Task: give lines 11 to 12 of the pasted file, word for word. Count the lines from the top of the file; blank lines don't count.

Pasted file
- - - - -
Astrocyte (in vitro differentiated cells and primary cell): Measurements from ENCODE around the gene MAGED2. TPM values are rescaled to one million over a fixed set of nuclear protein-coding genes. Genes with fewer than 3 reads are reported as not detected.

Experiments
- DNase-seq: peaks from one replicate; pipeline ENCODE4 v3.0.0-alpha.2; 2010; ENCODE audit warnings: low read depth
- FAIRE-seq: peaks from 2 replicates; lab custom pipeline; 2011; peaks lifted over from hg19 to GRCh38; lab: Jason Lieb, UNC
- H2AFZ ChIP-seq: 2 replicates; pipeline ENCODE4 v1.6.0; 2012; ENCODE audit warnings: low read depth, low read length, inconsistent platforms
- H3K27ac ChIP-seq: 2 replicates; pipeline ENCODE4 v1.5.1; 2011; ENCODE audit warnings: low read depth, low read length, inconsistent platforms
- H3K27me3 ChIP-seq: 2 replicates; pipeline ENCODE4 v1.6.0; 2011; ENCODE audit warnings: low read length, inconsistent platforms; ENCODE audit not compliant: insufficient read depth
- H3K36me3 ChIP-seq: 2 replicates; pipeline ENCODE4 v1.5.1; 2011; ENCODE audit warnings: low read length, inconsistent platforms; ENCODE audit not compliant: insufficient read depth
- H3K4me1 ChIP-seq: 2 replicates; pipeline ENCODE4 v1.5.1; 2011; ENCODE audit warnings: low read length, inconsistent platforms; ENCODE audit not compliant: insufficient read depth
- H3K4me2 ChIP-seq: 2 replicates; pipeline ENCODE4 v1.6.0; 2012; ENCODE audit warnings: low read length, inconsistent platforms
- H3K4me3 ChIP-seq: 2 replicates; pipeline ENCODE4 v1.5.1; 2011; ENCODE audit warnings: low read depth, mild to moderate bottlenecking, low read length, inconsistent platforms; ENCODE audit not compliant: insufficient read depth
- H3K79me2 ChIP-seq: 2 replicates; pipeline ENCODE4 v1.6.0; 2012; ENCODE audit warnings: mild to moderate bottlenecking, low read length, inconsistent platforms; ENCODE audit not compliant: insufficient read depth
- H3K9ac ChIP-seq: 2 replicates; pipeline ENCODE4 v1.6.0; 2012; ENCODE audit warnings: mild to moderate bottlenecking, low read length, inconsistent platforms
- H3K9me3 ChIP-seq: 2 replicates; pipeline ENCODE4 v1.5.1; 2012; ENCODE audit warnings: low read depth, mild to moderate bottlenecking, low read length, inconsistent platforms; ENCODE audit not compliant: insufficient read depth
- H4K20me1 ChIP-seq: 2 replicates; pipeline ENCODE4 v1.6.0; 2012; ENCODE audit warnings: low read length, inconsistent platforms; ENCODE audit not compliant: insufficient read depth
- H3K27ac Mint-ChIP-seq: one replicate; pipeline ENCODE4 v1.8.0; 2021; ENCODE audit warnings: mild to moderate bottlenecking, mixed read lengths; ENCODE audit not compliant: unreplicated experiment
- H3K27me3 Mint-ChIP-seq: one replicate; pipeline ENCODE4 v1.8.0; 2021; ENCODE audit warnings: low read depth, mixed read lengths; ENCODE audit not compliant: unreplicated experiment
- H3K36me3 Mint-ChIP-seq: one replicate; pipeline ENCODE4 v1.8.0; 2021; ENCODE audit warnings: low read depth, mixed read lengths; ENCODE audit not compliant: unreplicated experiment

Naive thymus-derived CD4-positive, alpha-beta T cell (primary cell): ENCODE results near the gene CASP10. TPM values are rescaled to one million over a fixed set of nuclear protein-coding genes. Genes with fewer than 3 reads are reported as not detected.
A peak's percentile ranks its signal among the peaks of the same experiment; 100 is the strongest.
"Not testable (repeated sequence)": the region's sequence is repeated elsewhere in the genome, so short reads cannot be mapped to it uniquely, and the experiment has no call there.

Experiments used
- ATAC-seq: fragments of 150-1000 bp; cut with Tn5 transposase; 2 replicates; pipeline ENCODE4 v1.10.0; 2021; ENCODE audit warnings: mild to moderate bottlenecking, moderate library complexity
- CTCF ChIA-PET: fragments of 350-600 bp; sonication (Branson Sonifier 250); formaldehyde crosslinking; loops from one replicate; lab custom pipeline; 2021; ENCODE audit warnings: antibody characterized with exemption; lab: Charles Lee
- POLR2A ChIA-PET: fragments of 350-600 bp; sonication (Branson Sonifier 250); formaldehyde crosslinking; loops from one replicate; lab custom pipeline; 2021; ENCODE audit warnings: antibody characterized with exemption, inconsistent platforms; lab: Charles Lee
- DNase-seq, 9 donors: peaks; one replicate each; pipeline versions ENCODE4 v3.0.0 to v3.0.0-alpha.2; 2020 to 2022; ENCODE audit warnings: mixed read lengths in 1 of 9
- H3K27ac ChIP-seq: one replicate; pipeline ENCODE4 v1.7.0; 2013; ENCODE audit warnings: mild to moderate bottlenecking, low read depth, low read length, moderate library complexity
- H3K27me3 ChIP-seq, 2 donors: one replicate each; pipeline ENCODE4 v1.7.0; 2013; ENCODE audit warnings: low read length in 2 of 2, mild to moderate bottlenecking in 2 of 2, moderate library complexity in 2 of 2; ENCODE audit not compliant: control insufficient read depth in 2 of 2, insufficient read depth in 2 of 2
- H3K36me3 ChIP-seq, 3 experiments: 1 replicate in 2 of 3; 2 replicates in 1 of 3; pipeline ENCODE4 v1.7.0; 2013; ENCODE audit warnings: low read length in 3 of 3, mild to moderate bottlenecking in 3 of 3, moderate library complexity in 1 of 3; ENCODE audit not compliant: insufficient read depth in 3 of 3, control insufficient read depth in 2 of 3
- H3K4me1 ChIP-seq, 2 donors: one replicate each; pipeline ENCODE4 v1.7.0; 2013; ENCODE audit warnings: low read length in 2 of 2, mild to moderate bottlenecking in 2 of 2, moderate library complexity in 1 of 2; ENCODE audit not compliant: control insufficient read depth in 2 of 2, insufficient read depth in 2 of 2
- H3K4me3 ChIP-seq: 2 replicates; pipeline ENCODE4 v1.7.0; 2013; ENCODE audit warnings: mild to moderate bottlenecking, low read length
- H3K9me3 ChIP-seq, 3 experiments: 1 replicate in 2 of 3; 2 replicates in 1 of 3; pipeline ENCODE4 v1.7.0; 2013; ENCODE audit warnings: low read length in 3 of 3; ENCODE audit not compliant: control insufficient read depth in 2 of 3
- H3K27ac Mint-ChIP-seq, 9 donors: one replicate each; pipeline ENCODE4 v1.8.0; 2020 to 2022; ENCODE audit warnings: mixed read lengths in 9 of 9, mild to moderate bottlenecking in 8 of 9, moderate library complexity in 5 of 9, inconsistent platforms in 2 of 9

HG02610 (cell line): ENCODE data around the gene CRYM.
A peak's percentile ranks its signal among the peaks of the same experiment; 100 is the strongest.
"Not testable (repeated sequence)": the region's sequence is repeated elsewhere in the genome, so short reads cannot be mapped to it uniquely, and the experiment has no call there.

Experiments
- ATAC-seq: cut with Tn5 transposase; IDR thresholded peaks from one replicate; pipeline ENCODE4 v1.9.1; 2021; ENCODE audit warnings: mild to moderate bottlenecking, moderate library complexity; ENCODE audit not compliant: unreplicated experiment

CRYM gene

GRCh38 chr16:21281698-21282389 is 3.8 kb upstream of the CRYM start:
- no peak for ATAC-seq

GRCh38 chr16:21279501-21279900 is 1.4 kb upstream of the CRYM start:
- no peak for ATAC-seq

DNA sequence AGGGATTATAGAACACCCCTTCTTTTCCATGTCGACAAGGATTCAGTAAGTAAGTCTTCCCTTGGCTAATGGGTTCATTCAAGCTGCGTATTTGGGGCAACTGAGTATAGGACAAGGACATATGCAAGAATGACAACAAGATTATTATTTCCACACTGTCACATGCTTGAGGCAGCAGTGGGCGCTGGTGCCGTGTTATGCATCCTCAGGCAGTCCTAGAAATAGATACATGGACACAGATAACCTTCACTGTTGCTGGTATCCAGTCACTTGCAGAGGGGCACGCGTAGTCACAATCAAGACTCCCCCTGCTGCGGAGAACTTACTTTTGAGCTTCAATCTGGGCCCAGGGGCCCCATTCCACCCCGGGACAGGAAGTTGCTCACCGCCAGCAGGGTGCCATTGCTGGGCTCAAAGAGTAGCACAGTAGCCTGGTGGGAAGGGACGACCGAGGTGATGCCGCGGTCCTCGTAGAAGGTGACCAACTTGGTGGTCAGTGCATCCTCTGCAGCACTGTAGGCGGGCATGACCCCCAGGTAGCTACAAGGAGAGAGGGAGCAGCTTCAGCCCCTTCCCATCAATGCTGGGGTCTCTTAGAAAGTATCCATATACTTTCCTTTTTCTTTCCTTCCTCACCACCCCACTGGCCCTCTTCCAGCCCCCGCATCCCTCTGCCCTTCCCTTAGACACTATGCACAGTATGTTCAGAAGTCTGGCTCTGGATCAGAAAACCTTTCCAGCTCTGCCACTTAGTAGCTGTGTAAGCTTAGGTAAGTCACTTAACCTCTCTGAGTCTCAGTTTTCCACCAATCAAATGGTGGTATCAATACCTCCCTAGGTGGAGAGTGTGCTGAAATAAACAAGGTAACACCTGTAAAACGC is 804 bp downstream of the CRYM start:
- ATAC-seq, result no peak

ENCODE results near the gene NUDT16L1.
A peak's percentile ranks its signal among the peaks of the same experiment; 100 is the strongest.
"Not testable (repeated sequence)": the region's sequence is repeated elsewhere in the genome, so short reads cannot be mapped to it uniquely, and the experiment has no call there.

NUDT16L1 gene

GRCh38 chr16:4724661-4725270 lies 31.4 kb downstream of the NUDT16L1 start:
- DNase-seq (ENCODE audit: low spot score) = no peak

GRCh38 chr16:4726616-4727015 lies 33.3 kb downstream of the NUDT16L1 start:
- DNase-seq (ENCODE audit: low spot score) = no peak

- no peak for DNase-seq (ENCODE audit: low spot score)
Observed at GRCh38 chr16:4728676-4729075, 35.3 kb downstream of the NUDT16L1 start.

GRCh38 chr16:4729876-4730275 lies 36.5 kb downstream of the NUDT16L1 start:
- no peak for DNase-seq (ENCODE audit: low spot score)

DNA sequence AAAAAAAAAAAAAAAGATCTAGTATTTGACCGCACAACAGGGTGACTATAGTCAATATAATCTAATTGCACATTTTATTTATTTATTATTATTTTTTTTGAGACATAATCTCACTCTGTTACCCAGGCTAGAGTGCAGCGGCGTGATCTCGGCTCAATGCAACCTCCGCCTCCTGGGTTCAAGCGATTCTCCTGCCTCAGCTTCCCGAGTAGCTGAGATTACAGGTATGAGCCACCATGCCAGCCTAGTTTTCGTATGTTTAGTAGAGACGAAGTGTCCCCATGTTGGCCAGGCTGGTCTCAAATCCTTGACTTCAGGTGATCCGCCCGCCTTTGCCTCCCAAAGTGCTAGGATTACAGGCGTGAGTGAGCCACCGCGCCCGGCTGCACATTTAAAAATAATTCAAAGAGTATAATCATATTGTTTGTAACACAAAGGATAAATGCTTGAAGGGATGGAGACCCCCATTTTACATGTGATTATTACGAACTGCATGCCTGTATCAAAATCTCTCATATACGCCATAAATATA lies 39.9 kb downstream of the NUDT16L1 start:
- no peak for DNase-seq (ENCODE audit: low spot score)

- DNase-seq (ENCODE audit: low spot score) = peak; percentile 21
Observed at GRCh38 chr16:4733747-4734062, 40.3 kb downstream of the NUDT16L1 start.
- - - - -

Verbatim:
- H3K4me3 ChIP-seq: 2 replicates; pipeline ENCODE4 v1.5.1; 2011; ENCODE audit warnings: low read depth, mild to moderate bottlenecking, low read length, inconsistent platforms; ENCODE audit not compliant: insufficient read depth
- H3K79me2 ChIP-seq: 2 replicates; pipeline ENCODE4 v1.6.0; 2012; ENCODE audit warnings: mild to moderate bottlenecking, low read length, inconsistent platforms; ENCODE audit not compliant: insufficient read depth